Neurodevelopmental Outcomes After Late Preterm Antenatal Corticosteroids: The ALPS Follow-Up Study


Cynthia Gyamfi-Bannerman, Columbia University, New York, New York.
Rebecca G. Clifton, George Washington University Biostatistics Center, Washington, DC.
Alan T. Tita, University of Alabama at Birmingham.
Sean C. Blackwell, University of Texas Health Science Center at Houston-Children's Memorial Hermann Hospital, Houston.
Monica Longo, Eunice Kennedy Shriver National Institute of Child Health and Human Development, Bethesda, Maryland.
Jessica A. de Voest, George Washington University Biostatistics Center, Washington, DC.
T Michael O'Shea, University of North Carolina at Chapel Hill, Chapel Hill.
Sabine Z. Bousleiman, Columbia University, New York, New York.
Felecia Ortiz, University of Texas Health Science Center at Houston-Children's Memorial Hermann Hospital, Houston.
Dwight J. Rouse, Brown University, Providence, Rhode Island.
Torri D. Metz, University of Utah Health Sciences Center, Salt Lake City.
George R. Saade, University of Texas Medical Branch, Galveston.
Kara M. Rood, Ohio State University, Columbus.
Kent D. Heyborne, University of Colorado School of Medicine, Anschutz Medical Campus, Aurora.
John M. Thorp, University of North Carolina at Chapel Hill, Chapel Hill.
Geeta K. Swamy, Duke University, Durham, North Carolina.
William A. Grobman, Northwestern University, Chicago, Illinois.
Kelly S. Gibson, MetroHealth Medical Center-Case Western Reserve University, Cleveland, Ohio.
Yasser Y. El-Sayed, Stanford University, Stanford, California.
George A. Macones, University of Texas at Austin.

Document Type

Journal Article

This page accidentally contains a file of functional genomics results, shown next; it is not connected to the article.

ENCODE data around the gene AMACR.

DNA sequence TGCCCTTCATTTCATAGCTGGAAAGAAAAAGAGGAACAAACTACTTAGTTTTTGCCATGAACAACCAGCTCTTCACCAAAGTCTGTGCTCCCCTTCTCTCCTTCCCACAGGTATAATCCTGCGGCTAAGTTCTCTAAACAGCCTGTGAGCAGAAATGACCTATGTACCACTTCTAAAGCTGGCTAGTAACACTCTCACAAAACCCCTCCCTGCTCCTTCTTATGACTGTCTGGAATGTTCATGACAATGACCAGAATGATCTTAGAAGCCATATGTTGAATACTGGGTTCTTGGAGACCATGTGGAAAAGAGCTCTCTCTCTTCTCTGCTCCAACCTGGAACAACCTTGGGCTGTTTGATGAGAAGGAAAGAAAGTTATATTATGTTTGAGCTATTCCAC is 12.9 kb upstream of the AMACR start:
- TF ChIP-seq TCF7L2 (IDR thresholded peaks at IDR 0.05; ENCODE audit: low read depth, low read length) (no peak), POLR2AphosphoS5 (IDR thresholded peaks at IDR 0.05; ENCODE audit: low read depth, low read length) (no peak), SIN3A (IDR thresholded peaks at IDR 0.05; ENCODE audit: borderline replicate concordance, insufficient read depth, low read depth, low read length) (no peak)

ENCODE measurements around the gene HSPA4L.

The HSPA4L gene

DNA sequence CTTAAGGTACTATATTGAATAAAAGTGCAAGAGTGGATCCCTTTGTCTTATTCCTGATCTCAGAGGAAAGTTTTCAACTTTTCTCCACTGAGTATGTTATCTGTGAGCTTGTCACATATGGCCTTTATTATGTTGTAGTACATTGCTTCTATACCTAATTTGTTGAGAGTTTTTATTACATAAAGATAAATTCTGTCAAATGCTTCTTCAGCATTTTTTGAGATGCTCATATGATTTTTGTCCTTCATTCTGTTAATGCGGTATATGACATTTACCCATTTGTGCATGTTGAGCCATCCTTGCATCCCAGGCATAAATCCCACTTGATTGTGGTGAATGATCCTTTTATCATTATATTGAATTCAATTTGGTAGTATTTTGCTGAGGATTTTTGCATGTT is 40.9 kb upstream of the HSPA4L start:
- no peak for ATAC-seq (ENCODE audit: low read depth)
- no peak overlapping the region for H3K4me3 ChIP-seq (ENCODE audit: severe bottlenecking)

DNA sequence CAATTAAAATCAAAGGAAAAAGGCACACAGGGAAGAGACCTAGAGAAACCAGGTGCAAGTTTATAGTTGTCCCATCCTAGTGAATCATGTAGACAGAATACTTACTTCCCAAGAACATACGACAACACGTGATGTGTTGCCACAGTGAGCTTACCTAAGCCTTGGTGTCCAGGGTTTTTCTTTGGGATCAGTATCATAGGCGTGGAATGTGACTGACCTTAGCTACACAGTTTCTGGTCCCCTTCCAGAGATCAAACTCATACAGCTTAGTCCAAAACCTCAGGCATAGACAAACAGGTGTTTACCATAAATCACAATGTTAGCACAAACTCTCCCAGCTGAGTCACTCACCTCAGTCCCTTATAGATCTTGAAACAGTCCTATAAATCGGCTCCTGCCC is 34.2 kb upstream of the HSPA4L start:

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IMPORTANCE: The Antenatal Late Preterm Steroids (ALPS) trial changed clinical practice in the United States by finding that antenatal betamethasone at 34 to 36 weeks decreased short-term neonatal respiratory morbidity. However, the trial also found increased risk of neonatal hypoglycemia after betamethasone. This follow-up study focused on long-term neurodevelopmental outcomes after late preterm steroids. OBJECTIVE: To evaluate whether administration of late preterm (34-36 completed weeks) corticosteroids affected childhood neurodevelopmental outcomes. DESIGN, SETTING, AND PARTICIPANTS: Prospective follow-up study of children aged 6 years or older whose birthing parent had enrolled in the multicenter randomized clinical trial, conducted at 13 centers that participated in the Maternal-Fetal Medicine Units (MFMU) Network cycle from 2011-2016. Follow-up was from 2017-2022. EXPOSURE: Twelve milligrams of intramuscular betamethasone administered twice 24 hours apart. MAIN OUTCOME AND MEASURES: The primary outcome of this follow-up study was a General Conceptual Ability score less than 85 (-1 SD) on the Differential Ability Scales, 2nd Edition (DAS-II). Secondary outcomes included the Gross Motor Function Classification System level and Social Responsiveness Scale and Child Behavior Checklist scores. Multivariable analyses adjusted for prespecified variables known to be associated with the primary outcome. Sensitivity analyses used inverse probability weighting and also modeled the outcome for those lost to follow-up. RESULTS: Of 2831 children, 1026 enrolled and 949 (479 betamethasone, 470 placebo) completed the DAS-II at a median age of 7 years (IQR, 6.6-7.6 years). Maternal, neonatal, and childhood characteristics were similar between groups except that neonatal hypoglycemia was more common in the betamethasone group. There were no differences in the primary outcome, a general conceptual ability score less than 85, which occurred in 82 (17.1%) of the betamethasone vs 87 (18.5%) of the placebo group (adjusted relative risk, 0.94; 95% CI, 0.73-1.22). No differences in secondary outcomes were observed. Sensitivity analyses using inverse probability weighting or assigning outcomes to children lost to follow-up also found no differences between groups. CONCLUSION AND RELEVANCE: In this follow-up study of a randomized clinical trial, administration of antenatal corticosteroids to persons at risk of late preterm delivery, originally shown to improve short-term neonatal respiratory outcomes but with an increased rate of hypoglycemia, was not associated with adverse childhood neurodevelopmental outcomes at age 6 years or older.